A 58-year-old male patient presented with widespread psoriatic plaques with a Psoriasis Area and Severity Index of 22.6. Due to the lack of benefit from multiple topical agents and methotrexate, he was a candidate for biological therapy. Routine investigations including initial chest radiography and laboratory tests were normal prior to the initiation of therapy. He had no history of lung disease and no contact with tuberculosis patients. Isoniazid prophylaxis was initiated one month prior to adalimumab therapy owing to QuantiFERON®-TB Gold test (Cellestis Limited, Carnegie, Victoria, Australia) positivity. At the end of one month of isoniazid prophylaxis therapy, adalimumab was initiated and the patient received adalimumab for four years without any side effects. Detailed anamnesis revealed that the patient was working as a farmer and plowing fields, and he stated that during the summer, the weather was dry, windy, and dusty in the region he lived.
At the end of four years, chest radiography demonstrated diffuse millimetric nodular opacities mainly in upper and middle zones of bilateral lungs (Figure 1a). Computed tomography (CT) of thorax revealed widespread millimetric nodular opacities disseminated in a miliary pattern on bilateral lungs in the absence of hilar or mediastinal lymphadenopathy. The nodules were 1 to 2 mm in diameter and some of them were cavitary (Figure 1b). The patient was free of any symptom and routine laboratory analysis was normal. Pulmonary function tests were within normal limits. A written informed consent was obtained from the patient.
The smears of bronchoalveolar lavage (BAL) were negative for any bacteria, fungi, or acid- fast bacilli. Cytological examination revealed numerous macrophages, few lymphocytes, and few neutrophils. BAL cultures were also negative. Serological tests for the infection of viruses and fungi were negative. The pathological examination of pulmonary wedge resection performed from lingula revealed foreign-body type giant cell reaction and poorly- formed non-caseating granulomas distributed mainly along interlobular septa and subpleural zones (Figure 2). Asteroid bodies as well as a birefringent material were seen in the cytoplasms of giant-cell histiocytes under polarized microscope (Figure 3a, b). Histochemical stains did not reveal any microorganisms and lung tissue cultures were also negative for any mycobacteria species. Based on the clinical, radiological, and pathological findings, a diagnosis of sarcoid-like granulomatous reaction induced by adalimumab was confirmed. Given the lack of radiological response four months after cessation of adalimumab, methylprednisolone 32 mg/day peroral was initiated. The patient was controlled every month initially and every two months thereafter with a gradual reduction in methylprednisolone dosage. At the end of nine months of steroid therapy, a control CT of thorax revealed stable nodular opacities in both lungs. As psoriatic lesions gradually increased and worsened during this period, ustekinumab was started.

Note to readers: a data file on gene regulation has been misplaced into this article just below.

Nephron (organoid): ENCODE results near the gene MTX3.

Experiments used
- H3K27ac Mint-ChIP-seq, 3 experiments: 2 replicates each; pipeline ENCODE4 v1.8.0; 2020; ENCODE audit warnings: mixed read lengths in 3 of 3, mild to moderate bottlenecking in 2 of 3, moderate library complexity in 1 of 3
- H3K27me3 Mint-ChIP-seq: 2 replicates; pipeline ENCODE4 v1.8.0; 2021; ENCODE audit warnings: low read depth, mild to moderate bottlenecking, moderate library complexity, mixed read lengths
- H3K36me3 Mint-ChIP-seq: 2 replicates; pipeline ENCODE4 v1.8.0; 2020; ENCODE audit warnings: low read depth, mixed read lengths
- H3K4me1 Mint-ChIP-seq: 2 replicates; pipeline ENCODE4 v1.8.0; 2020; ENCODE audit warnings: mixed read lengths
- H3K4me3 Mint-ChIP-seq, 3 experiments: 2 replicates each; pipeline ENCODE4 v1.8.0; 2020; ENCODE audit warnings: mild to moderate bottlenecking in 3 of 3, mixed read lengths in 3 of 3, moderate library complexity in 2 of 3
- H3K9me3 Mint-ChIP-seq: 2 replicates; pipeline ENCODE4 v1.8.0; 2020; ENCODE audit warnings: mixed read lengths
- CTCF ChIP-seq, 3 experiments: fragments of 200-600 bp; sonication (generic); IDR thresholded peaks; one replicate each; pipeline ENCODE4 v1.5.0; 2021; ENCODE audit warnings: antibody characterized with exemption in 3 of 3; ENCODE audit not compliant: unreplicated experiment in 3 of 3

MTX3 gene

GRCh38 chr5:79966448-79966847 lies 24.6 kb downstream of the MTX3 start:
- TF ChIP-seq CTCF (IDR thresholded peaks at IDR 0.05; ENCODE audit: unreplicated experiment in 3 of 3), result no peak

Tumor necrosis factor-alpha (TNF-α) inhibitors have been widely used to treat several inflammatory diseases. TNF-α is principal for granuloma formation since it regulates granuloma formation and its sustenance. Although TNF-α inhibitors are used for treatment of refractory sarcoidosis, paradoxical reactions such as granulomatous sarcoid-like reactions have been observed during all TNF-α inhibitors. Cytokine imbalance due to prolonged TNF-α suppression, predisposition to autoimmunity, and increased T-cell reactivity during treatment with TNF-α inhibitors have been proposed to clarify the relationship between TNF-α inhibitors and paradoxical granulomatous sarcoid-like reactions.[2,3]
In conclusion, we present a case with widespread nodular opacities in the lungs mimicking a miliary pattern in a patient undergoing adalimumab for psoriasis. Interestingly, the patient was symptom-free during the occurrence of widespread sarcoid-like lesions as well as being refractory to oral corticosteroid therapy since it is unusual for sarcoidal lesions to be unresponsive to corticosteroids. Although miliary opacities in the lung in patients undergoing TNF-α inhibitor therapy primarily suggest tuberculosis, recently this paradoxical sarcoid-like complication of TNF-α inhibitor therapy has increasingly been recognized. Therefore, if a patient discloses such miliary opacities in the lung on TNF-α inhibitor therapy, sarcoidosis-like granulomatous reactions should not be forgotten after exclusion for tuberculosis was established.